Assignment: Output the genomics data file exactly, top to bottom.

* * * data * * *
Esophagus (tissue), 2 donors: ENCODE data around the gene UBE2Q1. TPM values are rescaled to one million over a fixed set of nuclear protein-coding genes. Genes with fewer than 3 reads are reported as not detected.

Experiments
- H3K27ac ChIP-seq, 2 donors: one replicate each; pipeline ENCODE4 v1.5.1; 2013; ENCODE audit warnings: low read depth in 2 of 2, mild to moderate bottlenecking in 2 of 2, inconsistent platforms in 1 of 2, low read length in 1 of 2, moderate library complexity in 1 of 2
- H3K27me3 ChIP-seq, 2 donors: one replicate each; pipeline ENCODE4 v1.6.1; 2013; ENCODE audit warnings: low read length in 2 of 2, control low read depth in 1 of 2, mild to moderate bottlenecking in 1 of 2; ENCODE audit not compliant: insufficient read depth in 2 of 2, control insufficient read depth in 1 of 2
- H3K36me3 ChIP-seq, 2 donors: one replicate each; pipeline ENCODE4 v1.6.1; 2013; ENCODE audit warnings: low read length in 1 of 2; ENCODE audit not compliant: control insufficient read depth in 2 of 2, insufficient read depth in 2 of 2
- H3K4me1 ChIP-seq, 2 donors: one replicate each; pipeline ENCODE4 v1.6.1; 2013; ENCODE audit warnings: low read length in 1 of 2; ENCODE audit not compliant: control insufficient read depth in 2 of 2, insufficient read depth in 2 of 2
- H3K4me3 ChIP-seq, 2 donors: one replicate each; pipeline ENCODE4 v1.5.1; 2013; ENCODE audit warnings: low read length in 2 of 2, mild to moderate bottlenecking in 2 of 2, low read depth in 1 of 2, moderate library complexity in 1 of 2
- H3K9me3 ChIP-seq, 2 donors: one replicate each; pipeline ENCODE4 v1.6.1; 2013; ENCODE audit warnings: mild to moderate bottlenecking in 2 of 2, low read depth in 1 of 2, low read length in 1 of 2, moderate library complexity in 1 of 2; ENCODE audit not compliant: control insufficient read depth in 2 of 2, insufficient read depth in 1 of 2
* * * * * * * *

Esophagus (tissue), 2 donors: ENCODE data around the gene UBE2Q1. TPM values are rescaled to one million over a fixed set of nuclear protein-coding genes. Genes with fewer than 3 reads are reported as not detected.

Experiments
- H3K27ac ChIP-seq, 2 donors: one replicate each; pipeline ENCODE4 v1.5.1; 2013; ENCODE audit warnings: low read depth in 2 of 2, mild to moderate bottlenecking in 2 of 2, inconsistent platforms in 1 of 2, low read length in 1 of 2, moderate library complexity in 1 of 2
- H3K27me3 ChIP-seq, 2 donors: one replicate each; pipeline ENCODE4 v1.6.1; 2013; ENCODE audit warnings: low read length in 2 of 2, control low read depth in 1 of 2, mild to moderate bottlenecking in 1 of 2; ENCODE audit not compliant: insufficient read depth in 2 of 2, control insufficient read depth in 1 of 2
- H3K36me3 ChIP-seq, 2 donors: one replicate each; pipeline ENCODE4 v1.6.1; 2013; ENCODE audit warnings: low read length in 1 of 2; ENCODE audit not compliant: control insufficient read depth in 2 of 2, insufficient read depth in 2 of 2
- H3K4me1 ChIP-seq, 2 donors: one replicate each; pipeline ENCODE4 v1.6.1; 2013; ENCODE audit warnings: low read length in 1 of 2; ENCODE audit not compliant: control insufficient read depth in 2 of 2, insufficient read depth in 2 of 2
- H3K4me3 ChIP-seq, 2 donors: one replicate each; pipeline ENCODE4 v1.5.1; 2013; ENCODE audit warnings: low read length in 2 of 2, mild to moderate bottlenecking in 2 of 2, low read depth in 1 of 2, moderate library complexity in 1 of 2
- H3K9me3 ChIP-seq, 2 donors: one replicate each; pipeline ENCODE4 v1.6.1; 2013; ENCODE audit warnings: mild to moderate bottlenecking in 2 of 2, low read depth in 1 of 2, low read length in 1 of 2, moderate library complexity in 1 of 2; ENCODE audit not compliant: control insufficient read depth in 2 of 2, insufficient read depth in 1 of 2